No Survival Benefit With First-Line Ramucirumab Addition In Advanced Gastric Cancer

Patients with metastatic or inoperable adenocarcinoma of the oesophagus, gastro-oesophageal junction or stomach do not benefit from combining ramucirumab with FOLFOX in the first-line setting

medwireNews: Adding ramucirumab to a first-line modified FOLFOX6 regimen does not improve survival in patients with advanced oesophageal, gastro-oesophageal junction or gastric adenocarcinoma, shows a phase II trial.

These findings are in contrast to two phase III trials in which combining ramucirumab with paclitaxel or best supportive care prolonged survival, say the investigators. But they point out that the previous studies were conducted in the second-line setting, and disease biology could differ between the patient populations.

In the current trial, the primary endpoint of progression-free survival (PFS) was a median of 6.4 months for the 84 patients with metastatic or unresectable disease randomly assigned to receive ramucirumab 8 mg/kg every 2 weeks alongside modified FOLFOX6. This did not differ significantly from the 6.7 months observed for their 84 counterparts given placebo plus modified FOLFOX6.

The secondary endpoints of overall survival and objective response rate were also comparable between arms, report Harry Yoon, from Mayo Clinic in Rochester, Minnesota, USA, and team in the Annals of Oncology.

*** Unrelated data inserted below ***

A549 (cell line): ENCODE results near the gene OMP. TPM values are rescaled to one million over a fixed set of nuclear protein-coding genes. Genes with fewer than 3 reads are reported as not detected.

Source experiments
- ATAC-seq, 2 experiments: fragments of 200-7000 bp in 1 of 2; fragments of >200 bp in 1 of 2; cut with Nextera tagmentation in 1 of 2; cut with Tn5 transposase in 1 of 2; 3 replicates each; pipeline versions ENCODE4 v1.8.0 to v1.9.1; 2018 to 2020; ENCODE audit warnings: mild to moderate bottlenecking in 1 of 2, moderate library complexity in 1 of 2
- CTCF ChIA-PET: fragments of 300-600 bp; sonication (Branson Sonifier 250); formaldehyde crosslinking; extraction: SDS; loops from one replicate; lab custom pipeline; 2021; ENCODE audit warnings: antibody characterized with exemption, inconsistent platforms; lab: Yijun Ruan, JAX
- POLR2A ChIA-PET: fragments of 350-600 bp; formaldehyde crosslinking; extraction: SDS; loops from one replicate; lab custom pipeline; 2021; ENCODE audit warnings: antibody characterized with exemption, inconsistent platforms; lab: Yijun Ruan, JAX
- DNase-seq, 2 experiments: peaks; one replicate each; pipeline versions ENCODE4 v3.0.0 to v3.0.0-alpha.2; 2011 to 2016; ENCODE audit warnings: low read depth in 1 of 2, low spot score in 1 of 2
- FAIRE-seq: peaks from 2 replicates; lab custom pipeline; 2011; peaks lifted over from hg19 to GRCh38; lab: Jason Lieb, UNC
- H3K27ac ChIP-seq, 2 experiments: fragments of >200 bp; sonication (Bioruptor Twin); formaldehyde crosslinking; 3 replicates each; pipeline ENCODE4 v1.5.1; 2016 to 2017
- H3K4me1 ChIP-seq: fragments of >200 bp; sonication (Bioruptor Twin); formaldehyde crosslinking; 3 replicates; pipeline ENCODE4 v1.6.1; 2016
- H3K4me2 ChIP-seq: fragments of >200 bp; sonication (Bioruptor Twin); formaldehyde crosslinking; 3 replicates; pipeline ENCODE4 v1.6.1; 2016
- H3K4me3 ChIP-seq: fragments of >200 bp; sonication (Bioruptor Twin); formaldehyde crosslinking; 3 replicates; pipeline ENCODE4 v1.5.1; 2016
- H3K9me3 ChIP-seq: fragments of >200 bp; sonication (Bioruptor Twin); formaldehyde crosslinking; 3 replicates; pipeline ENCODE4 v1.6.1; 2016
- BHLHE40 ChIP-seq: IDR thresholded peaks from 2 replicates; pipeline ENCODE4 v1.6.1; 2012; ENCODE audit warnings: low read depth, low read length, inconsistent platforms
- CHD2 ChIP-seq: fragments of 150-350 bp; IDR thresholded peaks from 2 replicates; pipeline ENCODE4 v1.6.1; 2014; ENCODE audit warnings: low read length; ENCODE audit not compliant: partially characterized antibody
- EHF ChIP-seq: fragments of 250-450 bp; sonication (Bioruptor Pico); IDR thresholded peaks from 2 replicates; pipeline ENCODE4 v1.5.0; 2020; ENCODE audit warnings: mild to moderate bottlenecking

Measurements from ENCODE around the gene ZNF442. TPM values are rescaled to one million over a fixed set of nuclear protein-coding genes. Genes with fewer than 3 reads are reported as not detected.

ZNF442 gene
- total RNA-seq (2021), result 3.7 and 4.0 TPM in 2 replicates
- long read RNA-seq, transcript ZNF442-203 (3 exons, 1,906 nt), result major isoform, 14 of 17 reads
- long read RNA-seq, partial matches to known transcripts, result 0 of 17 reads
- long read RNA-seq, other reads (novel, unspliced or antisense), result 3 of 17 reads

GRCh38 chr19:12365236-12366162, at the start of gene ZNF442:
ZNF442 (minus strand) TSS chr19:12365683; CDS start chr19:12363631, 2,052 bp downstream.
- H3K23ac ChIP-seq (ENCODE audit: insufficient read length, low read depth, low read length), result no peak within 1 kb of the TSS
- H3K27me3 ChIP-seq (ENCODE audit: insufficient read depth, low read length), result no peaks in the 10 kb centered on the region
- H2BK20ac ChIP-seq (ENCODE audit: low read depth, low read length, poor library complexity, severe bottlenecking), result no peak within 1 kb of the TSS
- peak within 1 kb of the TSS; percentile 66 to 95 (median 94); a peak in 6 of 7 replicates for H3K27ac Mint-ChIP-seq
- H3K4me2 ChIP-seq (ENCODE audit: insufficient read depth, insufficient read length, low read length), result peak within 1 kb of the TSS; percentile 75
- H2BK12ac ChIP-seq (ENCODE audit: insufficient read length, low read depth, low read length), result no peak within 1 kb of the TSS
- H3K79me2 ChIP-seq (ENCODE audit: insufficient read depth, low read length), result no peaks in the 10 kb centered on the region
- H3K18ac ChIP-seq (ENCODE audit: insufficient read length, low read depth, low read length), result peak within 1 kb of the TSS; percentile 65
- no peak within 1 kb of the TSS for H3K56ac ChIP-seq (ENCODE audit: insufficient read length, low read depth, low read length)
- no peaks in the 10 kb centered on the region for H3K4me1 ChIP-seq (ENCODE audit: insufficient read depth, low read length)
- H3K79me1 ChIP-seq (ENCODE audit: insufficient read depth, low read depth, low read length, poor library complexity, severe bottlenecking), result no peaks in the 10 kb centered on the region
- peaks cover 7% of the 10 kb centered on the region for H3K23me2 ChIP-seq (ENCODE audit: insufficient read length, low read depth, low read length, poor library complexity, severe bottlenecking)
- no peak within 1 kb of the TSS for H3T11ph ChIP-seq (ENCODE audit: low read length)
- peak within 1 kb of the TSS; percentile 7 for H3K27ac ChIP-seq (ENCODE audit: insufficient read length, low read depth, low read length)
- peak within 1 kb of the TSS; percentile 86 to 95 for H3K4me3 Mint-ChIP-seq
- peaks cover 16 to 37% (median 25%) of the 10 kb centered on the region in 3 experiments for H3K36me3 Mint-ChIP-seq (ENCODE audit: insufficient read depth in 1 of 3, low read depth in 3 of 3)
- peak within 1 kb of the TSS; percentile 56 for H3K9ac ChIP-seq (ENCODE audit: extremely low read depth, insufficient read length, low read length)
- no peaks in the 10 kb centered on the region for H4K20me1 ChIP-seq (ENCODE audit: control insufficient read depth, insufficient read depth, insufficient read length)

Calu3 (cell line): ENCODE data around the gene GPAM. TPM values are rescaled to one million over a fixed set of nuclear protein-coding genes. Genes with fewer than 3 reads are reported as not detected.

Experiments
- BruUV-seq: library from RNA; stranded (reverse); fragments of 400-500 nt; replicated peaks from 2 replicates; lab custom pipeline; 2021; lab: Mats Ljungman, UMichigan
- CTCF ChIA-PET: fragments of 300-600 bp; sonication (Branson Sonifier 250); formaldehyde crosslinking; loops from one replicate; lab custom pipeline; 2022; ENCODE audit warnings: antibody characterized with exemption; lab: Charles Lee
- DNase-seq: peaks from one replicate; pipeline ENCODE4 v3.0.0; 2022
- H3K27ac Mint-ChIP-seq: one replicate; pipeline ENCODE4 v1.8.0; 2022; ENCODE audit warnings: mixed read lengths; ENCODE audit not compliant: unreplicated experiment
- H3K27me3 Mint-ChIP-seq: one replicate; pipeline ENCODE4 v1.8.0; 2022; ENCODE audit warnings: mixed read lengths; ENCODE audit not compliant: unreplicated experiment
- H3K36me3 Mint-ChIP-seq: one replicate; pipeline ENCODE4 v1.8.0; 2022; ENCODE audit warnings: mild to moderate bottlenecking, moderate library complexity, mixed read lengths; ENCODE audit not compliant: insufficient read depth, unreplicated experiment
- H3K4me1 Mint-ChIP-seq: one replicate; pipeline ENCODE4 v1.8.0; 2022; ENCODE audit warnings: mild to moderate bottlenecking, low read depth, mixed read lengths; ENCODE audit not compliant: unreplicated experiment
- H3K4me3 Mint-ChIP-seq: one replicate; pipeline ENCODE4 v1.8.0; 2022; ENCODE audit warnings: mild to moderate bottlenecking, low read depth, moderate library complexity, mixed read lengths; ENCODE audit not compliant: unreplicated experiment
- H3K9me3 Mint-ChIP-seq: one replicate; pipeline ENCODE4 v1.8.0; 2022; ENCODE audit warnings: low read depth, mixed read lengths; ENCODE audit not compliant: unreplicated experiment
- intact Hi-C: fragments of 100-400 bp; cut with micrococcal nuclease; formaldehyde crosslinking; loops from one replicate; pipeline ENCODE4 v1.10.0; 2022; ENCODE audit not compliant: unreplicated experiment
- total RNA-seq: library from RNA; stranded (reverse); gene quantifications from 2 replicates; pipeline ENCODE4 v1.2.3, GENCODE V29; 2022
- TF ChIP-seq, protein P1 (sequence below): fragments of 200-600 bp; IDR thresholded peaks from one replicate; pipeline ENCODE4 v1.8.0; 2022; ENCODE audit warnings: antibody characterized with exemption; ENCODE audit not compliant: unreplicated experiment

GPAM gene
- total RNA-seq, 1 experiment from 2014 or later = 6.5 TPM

They note that most adverse events of grade 3 or worse did not differ significantly between groups. Nonetheless, premature discontinuation for reasons other than progressive disease (ie, patient or physician decision or toxicity-related) occurred more frequently in the ramucirumab than the placebo arm, at 48% and 16%, respectively.

Certain side effects – such as grade 3 or higher nausea, dehydration and decreased appetite – were more common in ramucirumab- than placebo-treated participants, but the team says that no specific toxicity was implicated for study discontinuation.

Harry Yoon et al wonder whether the increased rate of premature discontinuation could be another reason for the discrepancy between their and previous results.

And indeed, in an exploratory analysis that censored patients who discontinued prematurely for reasons other than progression or death, PFS was more favourable in the ramucirumab than the placebo arm, with a hazard ratio of 0.76.

Ramucirumab was also favoured over placebo in the gastric or gastro-oesophageal junction adenocarcinoma subgroup, for whom median PFS was 9.3 months with the vascular endothelial growth factor receptor-2 inhibitor versus 7.6 months with placebo, but this was not the case for the oesophageal cancer subgroup.

The authors say that their results “have relevance for further development of this agent.” They await results of the phase III RAINFALL trial evaluating first-line ramucirumab “in gastric/[gastro-oesophageal junction] adenocarcinoma combined with different chemotherapy (cisplatin/[fluoropyrimidine]), using more frequent dosing of ramucirumab and excluding tumors arising from the esophagus.”


Yoon HH, Bendell JC, Braiteh FS, et al. Ramucirumab combined with FOLFOX as front-line therapy for advanced esophageal, gastroesophageal junction, or gastric adenocarcinoma: a randomized, double-blind, multicenter Phase II trial. Ann Oncol; Advance online publication 20 October 2016. doi: 10.1093/annonc/mdw423

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